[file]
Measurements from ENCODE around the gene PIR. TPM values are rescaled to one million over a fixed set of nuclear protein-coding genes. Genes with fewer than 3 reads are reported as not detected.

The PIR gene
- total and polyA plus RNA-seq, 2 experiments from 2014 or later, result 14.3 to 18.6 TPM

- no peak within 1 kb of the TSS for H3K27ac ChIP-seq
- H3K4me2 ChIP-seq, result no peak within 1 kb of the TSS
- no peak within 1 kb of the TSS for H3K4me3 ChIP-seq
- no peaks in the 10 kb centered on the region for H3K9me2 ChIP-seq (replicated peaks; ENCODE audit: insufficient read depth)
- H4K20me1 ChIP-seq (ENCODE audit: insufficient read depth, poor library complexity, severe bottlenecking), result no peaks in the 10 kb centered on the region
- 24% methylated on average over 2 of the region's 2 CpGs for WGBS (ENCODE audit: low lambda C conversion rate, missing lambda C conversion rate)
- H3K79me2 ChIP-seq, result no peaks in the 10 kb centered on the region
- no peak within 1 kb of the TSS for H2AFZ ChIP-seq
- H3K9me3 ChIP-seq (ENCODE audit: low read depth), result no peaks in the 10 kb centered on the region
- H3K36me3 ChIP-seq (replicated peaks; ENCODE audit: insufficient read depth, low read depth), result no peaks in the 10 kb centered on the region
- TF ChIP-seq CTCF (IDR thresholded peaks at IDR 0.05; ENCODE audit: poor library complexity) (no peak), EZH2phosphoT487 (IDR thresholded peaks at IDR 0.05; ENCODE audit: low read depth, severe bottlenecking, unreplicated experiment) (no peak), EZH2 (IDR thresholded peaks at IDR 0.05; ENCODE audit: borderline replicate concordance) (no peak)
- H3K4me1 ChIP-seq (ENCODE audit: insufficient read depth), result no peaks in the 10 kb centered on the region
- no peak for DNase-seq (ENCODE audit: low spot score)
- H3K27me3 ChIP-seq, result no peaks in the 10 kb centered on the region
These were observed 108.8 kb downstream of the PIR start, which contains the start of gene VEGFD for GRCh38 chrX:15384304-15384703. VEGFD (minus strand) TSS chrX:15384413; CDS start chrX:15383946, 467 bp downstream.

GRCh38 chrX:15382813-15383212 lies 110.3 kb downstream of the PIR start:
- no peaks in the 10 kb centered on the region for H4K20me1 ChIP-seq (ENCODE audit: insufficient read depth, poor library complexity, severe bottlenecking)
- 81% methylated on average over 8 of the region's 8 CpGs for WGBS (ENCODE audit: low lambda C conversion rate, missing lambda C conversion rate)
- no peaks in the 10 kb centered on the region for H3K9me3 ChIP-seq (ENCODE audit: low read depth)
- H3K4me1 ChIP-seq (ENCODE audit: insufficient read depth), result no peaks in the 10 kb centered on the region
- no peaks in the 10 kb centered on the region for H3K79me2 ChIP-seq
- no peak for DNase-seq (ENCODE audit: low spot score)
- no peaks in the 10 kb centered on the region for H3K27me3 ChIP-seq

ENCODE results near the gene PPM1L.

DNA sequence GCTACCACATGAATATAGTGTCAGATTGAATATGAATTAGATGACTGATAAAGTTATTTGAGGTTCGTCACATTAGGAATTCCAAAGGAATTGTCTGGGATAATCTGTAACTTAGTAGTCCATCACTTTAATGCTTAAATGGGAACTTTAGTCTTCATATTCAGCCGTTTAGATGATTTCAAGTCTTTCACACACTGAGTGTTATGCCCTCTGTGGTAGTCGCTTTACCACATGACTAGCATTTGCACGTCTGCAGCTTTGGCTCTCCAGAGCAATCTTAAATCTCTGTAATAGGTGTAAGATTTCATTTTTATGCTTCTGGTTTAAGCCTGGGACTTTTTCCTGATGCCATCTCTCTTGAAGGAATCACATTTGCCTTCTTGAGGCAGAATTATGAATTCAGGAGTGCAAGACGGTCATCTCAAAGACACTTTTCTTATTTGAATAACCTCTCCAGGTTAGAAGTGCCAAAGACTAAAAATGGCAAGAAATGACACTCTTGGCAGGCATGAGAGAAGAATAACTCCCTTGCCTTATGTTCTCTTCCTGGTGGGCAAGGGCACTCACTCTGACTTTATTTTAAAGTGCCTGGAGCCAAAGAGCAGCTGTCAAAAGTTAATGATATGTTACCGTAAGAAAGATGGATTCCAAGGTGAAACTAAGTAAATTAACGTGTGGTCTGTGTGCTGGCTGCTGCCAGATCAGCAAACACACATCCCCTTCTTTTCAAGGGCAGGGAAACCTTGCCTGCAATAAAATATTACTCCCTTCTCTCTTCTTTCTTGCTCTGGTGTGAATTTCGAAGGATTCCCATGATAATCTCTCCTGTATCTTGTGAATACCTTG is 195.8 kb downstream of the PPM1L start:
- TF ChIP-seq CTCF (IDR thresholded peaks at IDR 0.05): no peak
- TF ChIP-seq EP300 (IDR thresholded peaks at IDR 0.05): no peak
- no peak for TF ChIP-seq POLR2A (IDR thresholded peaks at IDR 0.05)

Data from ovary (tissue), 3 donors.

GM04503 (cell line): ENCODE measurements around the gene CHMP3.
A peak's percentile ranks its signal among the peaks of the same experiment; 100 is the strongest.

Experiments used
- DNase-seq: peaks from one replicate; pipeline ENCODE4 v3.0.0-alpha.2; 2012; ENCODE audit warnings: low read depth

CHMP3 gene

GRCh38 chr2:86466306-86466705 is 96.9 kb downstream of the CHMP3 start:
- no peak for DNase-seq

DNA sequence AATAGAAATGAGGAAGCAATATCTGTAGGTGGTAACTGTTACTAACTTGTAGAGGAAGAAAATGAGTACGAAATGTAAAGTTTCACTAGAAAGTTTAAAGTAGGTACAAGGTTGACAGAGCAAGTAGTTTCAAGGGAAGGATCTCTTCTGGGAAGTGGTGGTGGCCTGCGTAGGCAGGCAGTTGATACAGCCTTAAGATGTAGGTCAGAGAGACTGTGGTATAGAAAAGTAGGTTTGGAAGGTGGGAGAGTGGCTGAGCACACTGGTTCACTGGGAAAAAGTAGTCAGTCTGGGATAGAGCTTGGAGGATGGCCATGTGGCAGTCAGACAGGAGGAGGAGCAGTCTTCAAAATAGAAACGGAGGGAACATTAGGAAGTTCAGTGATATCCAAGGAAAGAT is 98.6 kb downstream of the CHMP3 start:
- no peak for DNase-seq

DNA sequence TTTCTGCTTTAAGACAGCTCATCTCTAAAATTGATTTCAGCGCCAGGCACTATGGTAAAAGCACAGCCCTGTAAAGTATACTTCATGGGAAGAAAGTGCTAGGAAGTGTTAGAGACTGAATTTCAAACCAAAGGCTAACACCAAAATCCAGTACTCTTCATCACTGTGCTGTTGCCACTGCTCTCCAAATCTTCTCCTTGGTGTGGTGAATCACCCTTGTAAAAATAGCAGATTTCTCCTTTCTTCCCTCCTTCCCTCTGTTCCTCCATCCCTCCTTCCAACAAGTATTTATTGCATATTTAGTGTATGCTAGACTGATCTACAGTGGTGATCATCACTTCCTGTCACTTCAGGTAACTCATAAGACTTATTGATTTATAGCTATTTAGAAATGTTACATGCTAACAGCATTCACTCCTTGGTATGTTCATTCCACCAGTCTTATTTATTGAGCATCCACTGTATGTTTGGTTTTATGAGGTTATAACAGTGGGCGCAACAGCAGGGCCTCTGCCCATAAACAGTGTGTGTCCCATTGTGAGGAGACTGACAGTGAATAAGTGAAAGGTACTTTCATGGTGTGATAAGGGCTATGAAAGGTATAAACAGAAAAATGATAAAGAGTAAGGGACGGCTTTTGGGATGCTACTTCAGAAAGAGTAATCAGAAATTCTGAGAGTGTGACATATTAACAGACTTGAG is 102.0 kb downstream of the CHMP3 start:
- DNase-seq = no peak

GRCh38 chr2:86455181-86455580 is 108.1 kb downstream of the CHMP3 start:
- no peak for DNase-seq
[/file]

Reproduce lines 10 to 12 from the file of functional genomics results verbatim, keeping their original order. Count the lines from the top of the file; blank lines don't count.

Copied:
- H3K79me2 ChIP-seq, result no peaks in the 10 kb centered on the region
- no peak within 1 kb of the TSS for H2AFZ ChIP-seq
- H3K9me3 ChIP-seq (ENCODE audit: low read depth), result no peaks in the 10 kb centered on the region